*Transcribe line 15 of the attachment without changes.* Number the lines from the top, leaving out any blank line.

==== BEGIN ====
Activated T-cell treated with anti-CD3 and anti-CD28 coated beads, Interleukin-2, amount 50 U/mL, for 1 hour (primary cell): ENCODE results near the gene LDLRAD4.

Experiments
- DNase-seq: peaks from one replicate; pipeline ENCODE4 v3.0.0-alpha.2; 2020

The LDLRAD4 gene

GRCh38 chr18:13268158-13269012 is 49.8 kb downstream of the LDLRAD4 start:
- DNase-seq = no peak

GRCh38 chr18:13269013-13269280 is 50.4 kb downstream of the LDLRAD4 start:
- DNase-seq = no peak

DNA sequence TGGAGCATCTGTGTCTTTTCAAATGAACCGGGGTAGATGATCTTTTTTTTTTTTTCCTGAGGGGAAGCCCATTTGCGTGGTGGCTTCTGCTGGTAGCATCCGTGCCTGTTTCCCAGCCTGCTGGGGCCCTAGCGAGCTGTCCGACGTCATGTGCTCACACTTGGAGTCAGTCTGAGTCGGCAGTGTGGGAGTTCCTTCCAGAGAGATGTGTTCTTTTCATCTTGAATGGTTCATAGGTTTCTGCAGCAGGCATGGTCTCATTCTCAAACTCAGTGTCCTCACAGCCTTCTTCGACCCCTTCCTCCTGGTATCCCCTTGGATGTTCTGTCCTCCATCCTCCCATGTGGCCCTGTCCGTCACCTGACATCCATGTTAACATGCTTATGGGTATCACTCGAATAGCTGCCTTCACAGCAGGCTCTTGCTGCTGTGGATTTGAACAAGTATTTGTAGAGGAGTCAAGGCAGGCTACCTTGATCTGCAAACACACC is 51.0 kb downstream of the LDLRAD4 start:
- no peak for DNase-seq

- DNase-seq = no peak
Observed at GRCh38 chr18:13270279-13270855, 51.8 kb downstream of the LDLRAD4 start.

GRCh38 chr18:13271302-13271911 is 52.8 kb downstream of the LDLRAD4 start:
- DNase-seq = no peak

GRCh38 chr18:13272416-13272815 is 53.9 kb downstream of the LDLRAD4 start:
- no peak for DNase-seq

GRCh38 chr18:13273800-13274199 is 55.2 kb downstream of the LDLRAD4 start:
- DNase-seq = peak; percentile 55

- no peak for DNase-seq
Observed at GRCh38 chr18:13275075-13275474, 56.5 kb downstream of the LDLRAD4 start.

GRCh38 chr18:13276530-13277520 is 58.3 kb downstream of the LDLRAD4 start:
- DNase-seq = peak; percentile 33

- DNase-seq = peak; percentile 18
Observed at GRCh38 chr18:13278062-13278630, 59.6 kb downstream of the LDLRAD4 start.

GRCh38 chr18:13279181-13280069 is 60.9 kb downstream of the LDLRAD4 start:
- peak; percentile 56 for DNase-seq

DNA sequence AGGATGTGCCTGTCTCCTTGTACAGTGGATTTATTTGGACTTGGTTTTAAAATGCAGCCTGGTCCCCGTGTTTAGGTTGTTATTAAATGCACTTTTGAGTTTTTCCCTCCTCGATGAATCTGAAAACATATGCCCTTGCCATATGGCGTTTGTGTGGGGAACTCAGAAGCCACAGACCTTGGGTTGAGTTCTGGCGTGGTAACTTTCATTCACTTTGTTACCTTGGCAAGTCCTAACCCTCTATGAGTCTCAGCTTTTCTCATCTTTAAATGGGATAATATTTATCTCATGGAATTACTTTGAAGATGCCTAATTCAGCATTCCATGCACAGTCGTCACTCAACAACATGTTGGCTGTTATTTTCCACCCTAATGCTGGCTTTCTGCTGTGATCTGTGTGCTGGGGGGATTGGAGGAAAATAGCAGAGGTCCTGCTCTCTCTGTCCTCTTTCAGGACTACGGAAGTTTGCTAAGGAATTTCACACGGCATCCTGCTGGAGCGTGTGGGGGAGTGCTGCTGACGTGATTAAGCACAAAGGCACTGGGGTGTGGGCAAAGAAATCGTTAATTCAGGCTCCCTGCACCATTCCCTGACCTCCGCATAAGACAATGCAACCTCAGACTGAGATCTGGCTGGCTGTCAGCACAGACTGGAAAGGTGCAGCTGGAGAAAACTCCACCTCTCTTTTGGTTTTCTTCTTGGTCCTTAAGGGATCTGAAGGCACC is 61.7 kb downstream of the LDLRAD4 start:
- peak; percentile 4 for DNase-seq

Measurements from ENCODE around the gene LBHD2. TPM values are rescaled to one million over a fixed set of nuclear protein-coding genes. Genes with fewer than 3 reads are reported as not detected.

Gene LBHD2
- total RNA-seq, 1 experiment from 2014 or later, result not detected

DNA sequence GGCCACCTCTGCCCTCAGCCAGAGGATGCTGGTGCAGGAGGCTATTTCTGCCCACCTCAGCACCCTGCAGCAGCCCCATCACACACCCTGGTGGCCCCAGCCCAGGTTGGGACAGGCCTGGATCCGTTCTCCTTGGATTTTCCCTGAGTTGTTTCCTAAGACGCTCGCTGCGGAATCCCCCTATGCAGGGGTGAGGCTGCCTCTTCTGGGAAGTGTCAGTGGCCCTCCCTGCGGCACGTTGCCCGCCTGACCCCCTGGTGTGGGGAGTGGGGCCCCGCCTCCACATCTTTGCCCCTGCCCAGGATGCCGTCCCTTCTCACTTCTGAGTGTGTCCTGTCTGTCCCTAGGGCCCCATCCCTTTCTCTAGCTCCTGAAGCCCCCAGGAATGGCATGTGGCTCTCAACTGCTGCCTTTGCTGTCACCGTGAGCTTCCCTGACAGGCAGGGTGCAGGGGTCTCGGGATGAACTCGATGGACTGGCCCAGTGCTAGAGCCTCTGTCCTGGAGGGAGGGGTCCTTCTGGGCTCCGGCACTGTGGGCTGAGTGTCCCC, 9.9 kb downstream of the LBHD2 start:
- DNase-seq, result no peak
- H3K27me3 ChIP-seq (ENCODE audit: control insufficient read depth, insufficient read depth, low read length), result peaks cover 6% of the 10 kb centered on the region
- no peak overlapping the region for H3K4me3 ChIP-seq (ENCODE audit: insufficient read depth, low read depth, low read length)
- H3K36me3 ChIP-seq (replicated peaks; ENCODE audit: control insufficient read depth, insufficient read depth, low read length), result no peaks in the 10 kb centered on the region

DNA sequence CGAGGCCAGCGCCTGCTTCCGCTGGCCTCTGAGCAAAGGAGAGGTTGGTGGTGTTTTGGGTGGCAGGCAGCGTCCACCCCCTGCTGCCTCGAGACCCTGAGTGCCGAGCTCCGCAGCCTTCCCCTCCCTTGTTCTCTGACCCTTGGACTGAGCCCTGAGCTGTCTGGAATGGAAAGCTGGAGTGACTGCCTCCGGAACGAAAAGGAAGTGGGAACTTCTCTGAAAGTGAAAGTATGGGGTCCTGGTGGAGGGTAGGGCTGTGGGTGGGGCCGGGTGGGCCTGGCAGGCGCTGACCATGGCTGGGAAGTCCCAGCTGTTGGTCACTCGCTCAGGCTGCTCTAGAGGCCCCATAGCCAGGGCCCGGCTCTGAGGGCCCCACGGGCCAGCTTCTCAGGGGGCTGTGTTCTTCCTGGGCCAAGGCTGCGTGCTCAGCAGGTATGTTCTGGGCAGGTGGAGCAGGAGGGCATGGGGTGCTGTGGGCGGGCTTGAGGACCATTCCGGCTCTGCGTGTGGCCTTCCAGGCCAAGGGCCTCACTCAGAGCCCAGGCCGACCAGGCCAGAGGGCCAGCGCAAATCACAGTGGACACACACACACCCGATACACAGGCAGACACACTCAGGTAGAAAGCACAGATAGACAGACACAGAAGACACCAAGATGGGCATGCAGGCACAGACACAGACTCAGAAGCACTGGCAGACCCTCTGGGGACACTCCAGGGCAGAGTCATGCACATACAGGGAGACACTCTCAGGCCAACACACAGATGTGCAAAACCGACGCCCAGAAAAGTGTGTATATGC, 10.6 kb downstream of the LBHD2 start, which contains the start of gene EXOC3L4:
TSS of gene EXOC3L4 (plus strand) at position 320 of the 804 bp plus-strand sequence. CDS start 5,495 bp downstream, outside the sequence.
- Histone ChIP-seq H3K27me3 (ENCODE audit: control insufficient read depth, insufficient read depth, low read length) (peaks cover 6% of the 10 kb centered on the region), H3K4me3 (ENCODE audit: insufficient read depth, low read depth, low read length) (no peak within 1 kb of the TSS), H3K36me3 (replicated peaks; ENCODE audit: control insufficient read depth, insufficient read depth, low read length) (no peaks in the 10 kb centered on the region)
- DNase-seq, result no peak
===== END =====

GRCh38 chr18:13272416-13272815 is 53.9 kb downstream of the LDLRAD4 start: